On Tuesday, six NAACP leaders held a sit-in in Sen. Jeff Sessions' Mobile, Alabama, office, vowing to remain in place either until the withdrawal of his nomination for United States attorney general, or until they were arrested. The latter came first: Police took NAACP president Cornell William Brooks and his fellow protesters into custody after an all-day occupation, the Associated Press reported.
"We all are aware of the laws of trespass," Brooks says in a video of the arrest, broadcast on Facebook Live. "We are engaging in a voluntary act of civil disobedience. We tried to conduct ourselves in a peaceful and nonviolent manner." The entire encounter was polite: Brooks shook the officers' hands and thanked the office staff for their hospitality before he and the other demonstrators were handcuffed.
The protesters arrived at Sessions' office at approximately 11 a.m. local time and were arrested after they declined to vacate at 6 p.m., according to the AP. Each received a misdemeanor charge of criminal trespassing before being released on bond.
President-elect Donald Trump's first Cabinet selection, Sessions is a controversial choice for attorney general. Before Sessions became a senator, he was an attorney — and a candidate for a federal district court in the 1980s, when President Ronald Reagan nominated him to become a judge. In 1986, the Senate blocked that appointment after a number of people with whom Sessions had worked shared stories of his racism.
His colleagues recalled Sessions' use of racial slurs and jokes about the Ku Klux Klan. According to the Washington Post, Sessions suggested the only problem he had with the white supremacist hate group was their reported marijuana use. Sessions argued that his words had been taken out of context. But they square with other elements of his professional history, like his advocacy for segregation in education, which he maintained well into the 1990s.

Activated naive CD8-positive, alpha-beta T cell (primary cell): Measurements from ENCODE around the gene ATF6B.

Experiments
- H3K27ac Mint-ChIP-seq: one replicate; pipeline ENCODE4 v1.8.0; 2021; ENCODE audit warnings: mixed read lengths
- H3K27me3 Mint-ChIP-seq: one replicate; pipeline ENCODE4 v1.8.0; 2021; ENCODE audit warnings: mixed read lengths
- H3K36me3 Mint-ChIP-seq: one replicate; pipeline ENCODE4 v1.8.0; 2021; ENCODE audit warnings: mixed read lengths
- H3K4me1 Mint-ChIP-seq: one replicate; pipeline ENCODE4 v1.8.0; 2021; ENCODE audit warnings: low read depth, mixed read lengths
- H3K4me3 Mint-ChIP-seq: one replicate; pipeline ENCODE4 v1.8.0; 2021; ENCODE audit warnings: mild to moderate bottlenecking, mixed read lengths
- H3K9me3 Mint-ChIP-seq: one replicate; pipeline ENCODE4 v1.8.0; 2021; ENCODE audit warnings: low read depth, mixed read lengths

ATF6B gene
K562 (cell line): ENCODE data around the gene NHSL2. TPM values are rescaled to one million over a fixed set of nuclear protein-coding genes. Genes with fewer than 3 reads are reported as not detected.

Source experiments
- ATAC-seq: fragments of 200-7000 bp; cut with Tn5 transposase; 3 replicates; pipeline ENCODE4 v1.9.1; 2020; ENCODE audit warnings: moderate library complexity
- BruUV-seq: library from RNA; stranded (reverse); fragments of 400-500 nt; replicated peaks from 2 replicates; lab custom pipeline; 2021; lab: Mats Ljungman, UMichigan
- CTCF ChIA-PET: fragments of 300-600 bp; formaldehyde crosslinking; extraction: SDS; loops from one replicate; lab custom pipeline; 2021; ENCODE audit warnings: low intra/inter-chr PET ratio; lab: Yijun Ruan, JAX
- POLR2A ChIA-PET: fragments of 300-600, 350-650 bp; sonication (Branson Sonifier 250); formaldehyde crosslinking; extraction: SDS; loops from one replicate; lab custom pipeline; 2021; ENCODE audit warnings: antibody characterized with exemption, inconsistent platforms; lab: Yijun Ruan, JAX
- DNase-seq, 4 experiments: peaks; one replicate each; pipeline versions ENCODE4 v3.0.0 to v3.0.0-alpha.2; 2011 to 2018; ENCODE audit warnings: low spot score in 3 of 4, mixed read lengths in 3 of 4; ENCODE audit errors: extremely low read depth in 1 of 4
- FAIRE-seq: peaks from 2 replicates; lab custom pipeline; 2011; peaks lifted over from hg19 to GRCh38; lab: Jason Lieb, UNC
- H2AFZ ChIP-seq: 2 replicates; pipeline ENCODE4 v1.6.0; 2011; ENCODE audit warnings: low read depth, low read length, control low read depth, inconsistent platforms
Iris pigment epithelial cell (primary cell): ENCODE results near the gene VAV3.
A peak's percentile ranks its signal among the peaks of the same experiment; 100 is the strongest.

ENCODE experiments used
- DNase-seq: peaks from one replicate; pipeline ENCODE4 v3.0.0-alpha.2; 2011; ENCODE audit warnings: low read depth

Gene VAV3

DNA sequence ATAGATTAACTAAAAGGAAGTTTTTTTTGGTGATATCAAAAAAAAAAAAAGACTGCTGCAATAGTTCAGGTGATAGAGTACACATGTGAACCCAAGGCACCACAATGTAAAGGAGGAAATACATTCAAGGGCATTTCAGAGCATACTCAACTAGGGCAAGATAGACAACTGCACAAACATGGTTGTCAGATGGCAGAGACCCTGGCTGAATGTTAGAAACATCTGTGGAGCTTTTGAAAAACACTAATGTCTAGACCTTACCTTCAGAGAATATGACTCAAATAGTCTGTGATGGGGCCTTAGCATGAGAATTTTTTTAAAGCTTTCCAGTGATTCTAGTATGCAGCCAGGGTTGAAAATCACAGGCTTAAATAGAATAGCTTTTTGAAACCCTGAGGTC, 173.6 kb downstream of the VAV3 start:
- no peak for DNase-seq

On Dec. 30, the Alabama NAACP announced a string of anti-Sessions demonstrations scheduled for Jan. 3. In a statement, Brooks alleged that the senator "has callously ignored the reality of voter suppression but zealously prosecuted innocent civil rights leaders on trumped-up charges of voter fraud," and "can't be trusted" to protect voting rights for all.
"As a matter of conscience and conviction, we can neither be mute nor mumble our opposition to Sen. Jefferson Beauregard Sessions becoming attorney general of the United States," Brooks said.
In a statement to the AP, Sessions spokeswoman Sarah Isgur Flores defended what she said was the senator's track record of fairly enforcing the law. She added that a number of black people are excited to see him in Trump's cabinet.
"Many African-American leaders who've known him for decades attest to this and have welcomed his nomination to be the next attorney general," Flores said. "These false portrayals of Sen. Sessions will fail as tired, recycled, hyperbolic charges that have been thoroughly rebuked and discredited."
Senate hearings for Sessions' nomination are slated for Jan. 10 and 11.